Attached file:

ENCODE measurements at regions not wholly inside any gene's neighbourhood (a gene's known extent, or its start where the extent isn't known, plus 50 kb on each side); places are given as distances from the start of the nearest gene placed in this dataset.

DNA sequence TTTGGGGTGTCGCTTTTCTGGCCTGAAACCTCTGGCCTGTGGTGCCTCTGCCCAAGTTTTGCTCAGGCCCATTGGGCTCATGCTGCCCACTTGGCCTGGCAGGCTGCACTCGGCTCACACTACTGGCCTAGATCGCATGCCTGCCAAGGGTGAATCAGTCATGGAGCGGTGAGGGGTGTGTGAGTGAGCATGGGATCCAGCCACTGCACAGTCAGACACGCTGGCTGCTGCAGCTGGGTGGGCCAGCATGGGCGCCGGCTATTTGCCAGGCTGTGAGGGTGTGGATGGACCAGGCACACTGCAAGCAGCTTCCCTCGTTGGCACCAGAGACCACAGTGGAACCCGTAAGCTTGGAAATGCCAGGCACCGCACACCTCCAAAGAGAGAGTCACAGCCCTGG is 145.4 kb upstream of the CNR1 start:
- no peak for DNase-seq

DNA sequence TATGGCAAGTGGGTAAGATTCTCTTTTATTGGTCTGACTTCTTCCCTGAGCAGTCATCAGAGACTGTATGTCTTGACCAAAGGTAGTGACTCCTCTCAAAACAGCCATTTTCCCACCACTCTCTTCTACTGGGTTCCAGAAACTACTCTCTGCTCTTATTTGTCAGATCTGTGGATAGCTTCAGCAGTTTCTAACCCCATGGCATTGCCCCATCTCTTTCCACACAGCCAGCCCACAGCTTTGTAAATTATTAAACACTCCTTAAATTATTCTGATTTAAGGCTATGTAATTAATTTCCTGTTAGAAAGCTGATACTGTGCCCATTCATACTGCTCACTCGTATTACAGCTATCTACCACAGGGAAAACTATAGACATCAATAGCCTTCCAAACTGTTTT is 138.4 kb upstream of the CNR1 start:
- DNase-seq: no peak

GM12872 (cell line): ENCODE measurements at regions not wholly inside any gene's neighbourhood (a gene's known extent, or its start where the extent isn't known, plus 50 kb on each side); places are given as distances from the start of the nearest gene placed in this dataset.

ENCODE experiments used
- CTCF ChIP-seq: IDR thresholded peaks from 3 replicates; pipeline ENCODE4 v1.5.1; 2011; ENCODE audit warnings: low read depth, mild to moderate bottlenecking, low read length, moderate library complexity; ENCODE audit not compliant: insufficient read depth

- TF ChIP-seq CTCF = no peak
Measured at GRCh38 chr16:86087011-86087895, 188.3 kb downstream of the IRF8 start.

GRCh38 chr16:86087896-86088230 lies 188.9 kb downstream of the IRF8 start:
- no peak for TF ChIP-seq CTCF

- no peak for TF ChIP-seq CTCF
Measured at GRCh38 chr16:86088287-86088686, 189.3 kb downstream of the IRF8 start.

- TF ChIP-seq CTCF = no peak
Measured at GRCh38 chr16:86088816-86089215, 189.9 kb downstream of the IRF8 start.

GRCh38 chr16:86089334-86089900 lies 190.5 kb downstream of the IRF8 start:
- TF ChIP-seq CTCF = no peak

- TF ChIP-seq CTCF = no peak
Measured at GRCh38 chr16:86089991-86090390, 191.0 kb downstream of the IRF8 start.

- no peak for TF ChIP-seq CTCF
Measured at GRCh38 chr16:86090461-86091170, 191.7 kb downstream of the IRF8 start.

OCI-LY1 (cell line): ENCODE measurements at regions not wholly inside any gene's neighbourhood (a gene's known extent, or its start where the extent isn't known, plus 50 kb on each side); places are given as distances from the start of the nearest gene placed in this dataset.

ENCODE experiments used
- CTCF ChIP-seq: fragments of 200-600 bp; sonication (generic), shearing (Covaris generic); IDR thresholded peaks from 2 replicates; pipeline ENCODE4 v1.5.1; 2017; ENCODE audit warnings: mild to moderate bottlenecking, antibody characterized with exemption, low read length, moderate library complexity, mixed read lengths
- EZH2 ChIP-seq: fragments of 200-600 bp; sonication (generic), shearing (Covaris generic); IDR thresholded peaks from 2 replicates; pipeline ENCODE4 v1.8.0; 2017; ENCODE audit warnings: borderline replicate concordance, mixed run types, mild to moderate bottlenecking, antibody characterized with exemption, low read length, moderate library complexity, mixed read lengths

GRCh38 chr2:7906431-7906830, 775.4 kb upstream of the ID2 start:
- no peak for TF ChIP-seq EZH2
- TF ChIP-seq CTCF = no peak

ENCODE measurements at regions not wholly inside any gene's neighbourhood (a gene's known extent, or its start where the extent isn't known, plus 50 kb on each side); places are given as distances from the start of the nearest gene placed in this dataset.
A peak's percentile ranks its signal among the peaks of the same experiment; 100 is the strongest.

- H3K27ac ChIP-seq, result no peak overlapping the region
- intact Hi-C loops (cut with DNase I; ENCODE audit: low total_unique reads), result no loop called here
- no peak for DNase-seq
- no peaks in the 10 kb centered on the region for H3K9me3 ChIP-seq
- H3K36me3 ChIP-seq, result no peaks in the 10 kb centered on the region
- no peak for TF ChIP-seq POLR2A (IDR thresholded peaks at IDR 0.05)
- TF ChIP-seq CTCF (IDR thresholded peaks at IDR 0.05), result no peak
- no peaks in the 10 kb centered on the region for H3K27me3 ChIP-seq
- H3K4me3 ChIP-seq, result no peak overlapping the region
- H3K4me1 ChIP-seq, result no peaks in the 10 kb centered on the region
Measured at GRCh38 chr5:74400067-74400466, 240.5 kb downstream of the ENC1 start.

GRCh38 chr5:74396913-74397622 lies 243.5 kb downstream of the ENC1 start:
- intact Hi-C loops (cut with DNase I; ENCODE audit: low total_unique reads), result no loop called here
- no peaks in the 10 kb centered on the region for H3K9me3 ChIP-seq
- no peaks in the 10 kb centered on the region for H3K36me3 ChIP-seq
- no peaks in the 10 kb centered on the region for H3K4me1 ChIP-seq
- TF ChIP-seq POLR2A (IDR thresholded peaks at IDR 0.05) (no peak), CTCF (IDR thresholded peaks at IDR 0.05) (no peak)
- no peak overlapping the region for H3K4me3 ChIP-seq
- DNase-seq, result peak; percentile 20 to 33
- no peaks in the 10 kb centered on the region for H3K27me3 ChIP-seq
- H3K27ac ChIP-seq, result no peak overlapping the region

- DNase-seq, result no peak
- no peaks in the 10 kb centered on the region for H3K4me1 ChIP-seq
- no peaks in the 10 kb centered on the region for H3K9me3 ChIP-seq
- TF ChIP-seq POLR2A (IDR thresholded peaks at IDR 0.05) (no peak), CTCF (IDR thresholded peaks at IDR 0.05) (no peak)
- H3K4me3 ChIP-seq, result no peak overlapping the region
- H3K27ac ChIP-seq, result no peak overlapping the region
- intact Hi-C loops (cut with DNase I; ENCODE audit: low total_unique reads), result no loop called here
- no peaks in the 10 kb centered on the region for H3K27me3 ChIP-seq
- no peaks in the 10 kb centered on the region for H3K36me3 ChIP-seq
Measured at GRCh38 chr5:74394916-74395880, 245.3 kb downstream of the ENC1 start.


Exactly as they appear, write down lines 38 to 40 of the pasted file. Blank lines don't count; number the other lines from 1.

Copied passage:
- TF ChIP-seq CTCF (IDR thresholded peaks at IDR 0.05), result no peak
- no peaks in the 10 kb centered on the region for H3K27me3 ChIP-seq
- H3K4me3 ChIP-seq, result no peak overlapping the region